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Cherry Can Reduce Uric Acid Attack

Posted by Rifki Hakim Monday, 12 November 2012


According to the conclusions of the U.S. Researchers, patients with uric acid (gout) should eat more cherries. This red fruit can reduce the risk of joint inflammation (arthritis) by an excess of uric acid.

In the study, Dr. Yuqing Zhang, Professor of Medicine and Public Health at Boston University and his team recruited 633 gout patients were followed by online for one year. Participants were asked about the date of onset of gout, symptoms, medications and risk factors, including intake of fruit extracts and cherry in the two days before the attacks of gout.

Participants had a mean age 54 years, where 78% of them were male. Most of them take some form of cherry intake: 35% eat fresh cherries, 2% cherry extract consuming, and 5% eating fresh cherries and extract. Researchers documented the 1247 attacks of gout over a period of one year follow-up, where 92% of them occur in the joints at the base of the big toe.

Dr. Zhang explained, our findings suggest that consuming fruit or cherry extracts reduce the risk of gout attacks. The risk of gout flares continued to decrease with an increase in the consumption of cherries, up to three servings for 2 day. But after that, the addition of cherry intake does not provide additional benefit. One serving of cherries equals one half cup or 10 to 12 cherries.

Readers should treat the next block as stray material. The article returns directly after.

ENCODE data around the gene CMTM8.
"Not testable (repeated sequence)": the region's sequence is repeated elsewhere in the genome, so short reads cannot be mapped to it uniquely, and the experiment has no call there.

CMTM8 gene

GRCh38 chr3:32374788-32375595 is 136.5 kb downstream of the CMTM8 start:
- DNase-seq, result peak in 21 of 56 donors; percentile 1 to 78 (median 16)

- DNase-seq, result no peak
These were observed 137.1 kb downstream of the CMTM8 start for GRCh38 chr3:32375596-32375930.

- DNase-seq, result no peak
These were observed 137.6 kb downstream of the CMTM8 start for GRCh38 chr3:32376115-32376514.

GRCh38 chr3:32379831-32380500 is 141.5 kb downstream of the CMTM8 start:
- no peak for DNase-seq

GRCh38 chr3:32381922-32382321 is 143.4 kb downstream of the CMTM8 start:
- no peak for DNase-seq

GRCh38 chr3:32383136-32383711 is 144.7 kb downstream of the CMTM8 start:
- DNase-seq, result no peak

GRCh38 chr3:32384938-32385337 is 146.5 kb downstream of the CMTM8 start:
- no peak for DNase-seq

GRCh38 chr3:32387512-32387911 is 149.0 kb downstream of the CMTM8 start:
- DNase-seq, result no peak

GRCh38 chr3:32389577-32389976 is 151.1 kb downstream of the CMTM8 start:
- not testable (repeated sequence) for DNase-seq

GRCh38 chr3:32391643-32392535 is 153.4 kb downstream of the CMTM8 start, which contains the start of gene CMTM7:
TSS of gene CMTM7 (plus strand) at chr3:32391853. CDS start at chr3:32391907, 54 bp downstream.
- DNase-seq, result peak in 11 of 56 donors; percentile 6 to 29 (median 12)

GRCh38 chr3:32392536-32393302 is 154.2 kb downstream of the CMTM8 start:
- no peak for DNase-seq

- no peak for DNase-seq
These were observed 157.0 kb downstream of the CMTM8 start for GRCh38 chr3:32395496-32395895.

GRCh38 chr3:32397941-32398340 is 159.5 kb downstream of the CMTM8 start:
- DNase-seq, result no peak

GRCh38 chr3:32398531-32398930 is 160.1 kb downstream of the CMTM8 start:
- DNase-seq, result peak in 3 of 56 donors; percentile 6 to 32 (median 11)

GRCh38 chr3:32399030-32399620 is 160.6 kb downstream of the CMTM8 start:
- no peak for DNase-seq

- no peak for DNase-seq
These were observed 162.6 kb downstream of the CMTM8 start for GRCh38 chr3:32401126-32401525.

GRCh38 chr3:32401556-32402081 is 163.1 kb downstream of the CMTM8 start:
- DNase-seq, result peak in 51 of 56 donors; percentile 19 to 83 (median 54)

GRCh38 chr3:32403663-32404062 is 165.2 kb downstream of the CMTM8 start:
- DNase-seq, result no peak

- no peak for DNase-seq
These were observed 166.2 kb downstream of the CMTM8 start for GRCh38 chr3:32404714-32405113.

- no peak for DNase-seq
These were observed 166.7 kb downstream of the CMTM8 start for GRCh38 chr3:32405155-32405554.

Overall, the chances of gout attacks was reduced by 35 percent. The protective effect could be detected in all patients, regardless of gender, weight or their eating habits.

Scientists consider the consumption of fruit as a good complement to conventional treatment of gout. However, patients should not forget the standard therapy.

Earlier research has shown that cherries can reduce the accumulation of uric acid. However, this is the first study linking the consumption of cherries with a decrease in attacks of gout arthritis.

As is known, the uric acid that accumulates in the joints (usually the big toe) can be crystallized and trigger inflammation that can be very painful. The higher levels of uric acid in the blood, the greater the possibility of efflorescence which causes inflammation of the joints.

Men are more commonly affected by gout than women. The disease is often found in conjunction with other related metabolic syndrome, such as high cholesterol and diabetes.


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